The El Sol installation

BiSON – Sounds of the Sun

The Sun rings like a bell. The central frequency of the sound is far below human hearing, just 0.003 Hz. The sounds you hear as part of this work have been increased in speed by 100,000 times bringing the sound up to 300 Hz and into the range of our hearing. Of course, it is impossible to directly hear the sounds through the vacuum of space. Instead, the Birmingham Solar Oscillations Network (BiSON) at the University of Birmingham, UK, captures the data by making very precise measurements of how the oscillations cause tiny changes in the colour of the light emitted from the Sun. Measuring the oscillations allows exciting discoveries to be made about the internal structure of the Sun using a technique known as helioseismology, in the same way a geophysicist studies the Earth using seismic methods.

The first audio file is produced from 20 years of raw solar data, captured from the beginning of 1995 to the end of 2014. Playing at 2.5 kHz produces a 100,000 times speed up with a resulting audio file of just over 1 hour and 22 minutes.

The second audio file is the same as the previous one, but it has been filtered to contain only the solar oscillation band, i.e., 2 mHz — 5 mHz filtered with a 48 dB per octave roll-off band-pass (200 Hz — 500 Hz after speed-up).

The filtered version of the audio was recently used by Swarovski as a soundscape of the Sun for their El Sol installation, a scale model of the Sun made from 2,880 precision cut crystals, at the Design Miami fair in 2015.

Here is a BibTeX entry for citations:

@misc{epapers2090,
  author = {{Hale}, S.~J.}, 
  title = {BiSON - Sounds of the Sun},
  publisher = {Birmingham Solar Oscillations Network},
  year = 2015,
  month = december,
  url = {http://epapers.bham.ac.uk/2090/}
}
The El Sol installation

Ten ways Engineering and Physical Sciences helps deliver Christmas

The El Sol installation

The El Sol installation

Professor Andy Schofield, Head of the College of Engineering and Physical Sciences and Pro-Vice-Chancellor of the University of Birmingham, selected the recent “El Sol” art-science installation as one of the “Ten ways Engineering and Physical Sciences helps deliver Christmas” in his seasonal message.

Jewellery fashion takes a new leap this Christmas; Swarovski recently collaborated with physicists from Birmingham to create a soundscape of the sun for their El Sol installation, a scale model of the sun made from 2,880 precision cut crystals.

Full article is available here.

BiSON Data Quality

Performance of the Birmingham Solar-Oscillations Network (BiSON)

BiSON Data Quality

BiSON data quality from 1995 to 2015.

The Birmingham Solar-Oscillations Network (BiSON) has been operating with a full complement of six stations since 1992. Over 20 years later, we look back on the network history. The meta-data from the sites have been analysed to assess performance in terms of site insolation, with a brief look at the challenges that have been encountered over the years. We explain how the international community can gain easy access to the ever-growing dataset produced by the network, and finally look to the future of the network and the potential impact of nearly 25 years of technology miniaturisation.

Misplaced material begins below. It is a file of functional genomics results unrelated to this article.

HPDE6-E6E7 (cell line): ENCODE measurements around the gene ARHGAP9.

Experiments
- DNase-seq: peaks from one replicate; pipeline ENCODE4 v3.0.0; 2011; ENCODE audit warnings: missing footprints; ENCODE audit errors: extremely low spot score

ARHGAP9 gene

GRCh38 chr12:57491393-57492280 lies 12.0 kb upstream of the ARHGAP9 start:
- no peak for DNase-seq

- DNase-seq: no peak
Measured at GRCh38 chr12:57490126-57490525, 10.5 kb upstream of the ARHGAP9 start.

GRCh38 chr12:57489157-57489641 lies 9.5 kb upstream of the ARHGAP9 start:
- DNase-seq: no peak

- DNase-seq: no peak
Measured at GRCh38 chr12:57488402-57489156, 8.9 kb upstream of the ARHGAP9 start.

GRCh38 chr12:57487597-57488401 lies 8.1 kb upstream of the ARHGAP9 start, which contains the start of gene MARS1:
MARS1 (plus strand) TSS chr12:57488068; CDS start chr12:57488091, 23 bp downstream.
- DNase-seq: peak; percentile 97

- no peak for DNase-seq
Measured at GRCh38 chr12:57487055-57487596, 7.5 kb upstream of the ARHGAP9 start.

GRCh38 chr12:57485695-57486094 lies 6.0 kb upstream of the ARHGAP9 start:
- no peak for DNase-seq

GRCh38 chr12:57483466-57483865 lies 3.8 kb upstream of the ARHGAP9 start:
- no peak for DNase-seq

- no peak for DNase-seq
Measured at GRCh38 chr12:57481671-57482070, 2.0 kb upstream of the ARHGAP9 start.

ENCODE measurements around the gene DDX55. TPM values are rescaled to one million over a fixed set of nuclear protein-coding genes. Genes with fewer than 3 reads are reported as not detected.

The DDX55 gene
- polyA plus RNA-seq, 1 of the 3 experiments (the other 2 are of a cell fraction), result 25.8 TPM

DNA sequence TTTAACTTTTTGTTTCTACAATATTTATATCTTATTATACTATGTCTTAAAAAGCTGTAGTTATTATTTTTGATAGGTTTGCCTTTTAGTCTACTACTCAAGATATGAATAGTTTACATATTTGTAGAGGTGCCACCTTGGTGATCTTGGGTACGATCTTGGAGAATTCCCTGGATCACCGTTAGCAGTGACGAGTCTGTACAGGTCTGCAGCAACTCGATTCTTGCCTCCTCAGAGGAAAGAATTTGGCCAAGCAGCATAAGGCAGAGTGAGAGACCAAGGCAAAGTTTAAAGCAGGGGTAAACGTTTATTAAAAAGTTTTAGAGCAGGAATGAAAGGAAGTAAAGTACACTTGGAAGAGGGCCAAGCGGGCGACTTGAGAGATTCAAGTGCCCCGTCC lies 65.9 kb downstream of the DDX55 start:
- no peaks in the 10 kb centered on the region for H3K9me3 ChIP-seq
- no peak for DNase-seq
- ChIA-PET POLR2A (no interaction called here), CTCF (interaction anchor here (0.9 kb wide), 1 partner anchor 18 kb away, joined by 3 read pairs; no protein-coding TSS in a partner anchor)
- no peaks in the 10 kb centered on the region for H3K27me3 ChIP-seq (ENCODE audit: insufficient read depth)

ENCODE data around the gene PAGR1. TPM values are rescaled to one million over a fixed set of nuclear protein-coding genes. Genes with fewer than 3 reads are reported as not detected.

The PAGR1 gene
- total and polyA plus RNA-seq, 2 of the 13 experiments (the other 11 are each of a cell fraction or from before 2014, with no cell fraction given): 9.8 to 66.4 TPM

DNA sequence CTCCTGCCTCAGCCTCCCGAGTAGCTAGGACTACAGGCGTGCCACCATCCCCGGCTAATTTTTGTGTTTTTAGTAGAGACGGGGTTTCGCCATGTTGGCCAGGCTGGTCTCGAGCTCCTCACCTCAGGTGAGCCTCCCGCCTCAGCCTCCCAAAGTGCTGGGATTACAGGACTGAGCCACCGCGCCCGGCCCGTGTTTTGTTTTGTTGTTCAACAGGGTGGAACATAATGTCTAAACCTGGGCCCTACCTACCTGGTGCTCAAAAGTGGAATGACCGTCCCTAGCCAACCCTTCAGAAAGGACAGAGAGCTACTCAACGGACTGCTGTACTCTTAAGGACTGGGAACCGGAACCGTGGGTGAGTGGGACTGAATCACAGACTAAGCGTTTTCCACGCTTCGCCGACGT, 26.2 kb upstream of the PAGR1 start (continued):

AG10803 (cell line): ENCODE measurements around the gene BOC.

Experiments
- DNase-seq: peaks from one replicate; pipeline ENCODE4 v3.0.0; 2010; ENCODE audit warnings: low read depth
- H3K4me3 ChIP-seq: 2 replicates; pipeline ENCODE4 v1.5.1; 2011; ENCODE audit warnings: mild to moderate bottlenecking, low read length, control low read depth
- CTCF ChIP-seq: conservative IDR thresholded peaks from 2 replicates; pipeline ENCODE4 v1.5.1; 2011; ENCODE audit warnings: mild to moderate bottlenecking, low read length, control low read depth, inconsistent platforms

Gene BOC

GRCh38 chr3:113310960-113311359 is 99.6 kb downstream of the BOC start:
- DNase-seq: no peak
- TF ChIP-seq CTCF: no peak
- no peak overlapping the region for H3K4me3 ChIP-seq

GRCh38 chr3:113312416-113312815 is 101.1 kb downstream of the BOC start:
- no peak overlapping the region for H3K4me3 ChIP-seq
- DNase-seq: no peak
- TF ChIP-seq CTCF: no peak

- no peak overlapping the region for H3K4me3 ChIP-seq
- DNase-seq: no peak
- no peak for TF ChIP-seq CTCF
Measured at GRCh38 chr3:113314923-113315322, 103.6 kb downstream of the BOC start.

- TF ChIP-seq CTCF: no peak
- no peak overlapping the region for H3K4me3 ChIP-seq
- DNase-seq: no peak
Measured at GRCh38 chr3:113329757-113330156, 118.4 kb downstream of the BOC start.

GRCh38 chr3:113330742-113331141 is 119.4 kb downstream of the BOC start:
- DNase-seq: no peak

Published in Solar Physics on 2015 December 7.

All BiSON data used in this article are freely available here.

#opendata #openscience #openaccess

The El Sol installation

Swarovski collaborate with University of Birmingham physicists

The El Sol installation

The El Sol installation

Luxury crystal glass designers and manufacturers, Swarovski, have collaborated with researchers from the Birmingham Solar Oscillations Network (BiSON) project in the School of Physics and Astronomy to develop a soundscape inspired by the sun.

For the last decade Swarovski has partnered with Design Miami to create a unique installation. This year Fernando Romero Enterprise (FR-EE), the Mexico City-based global architecture and design practice, created an installation that explores man’s relationship with the sun.

Entitled El Sol, the installation is a vast geodesic structure, designed to scale, one billion times smaller than the sun and is comprised of 2,880 precision-cut Swarovski crystals. It is accompanied by a soundscape developed by the University of Birmingham.

The track, provided by the decades-long BiSON project, is the “sound” of the sun made up of acoustic waves formed from decades of data captured by spectrometers observing the sun since the 1970’s. The sun rings like a bell, with the central frequency of this sound being far below human hearing at 0.003 Hz. The sounds visitors will hear have been increased in speed by 100,000 times, bringing it up to 300 Hz and into the range of human hearing.

BiSON consists of a network of six remote solar observatories monitoring low-degree solar oscillation modes. It is operated by the High Resolution Optical Spectroscopy group of the School of Physics and Astronomy at the University of Birmingham. BiSON captures data from the sun by making very precise measurements of how its oscillations cause tiny changes in the colour of the light emitted from the sun. Measuring the oscillations allows discoveries to be made about the internal structure using a technique known as helioseismology.

Full article is available here.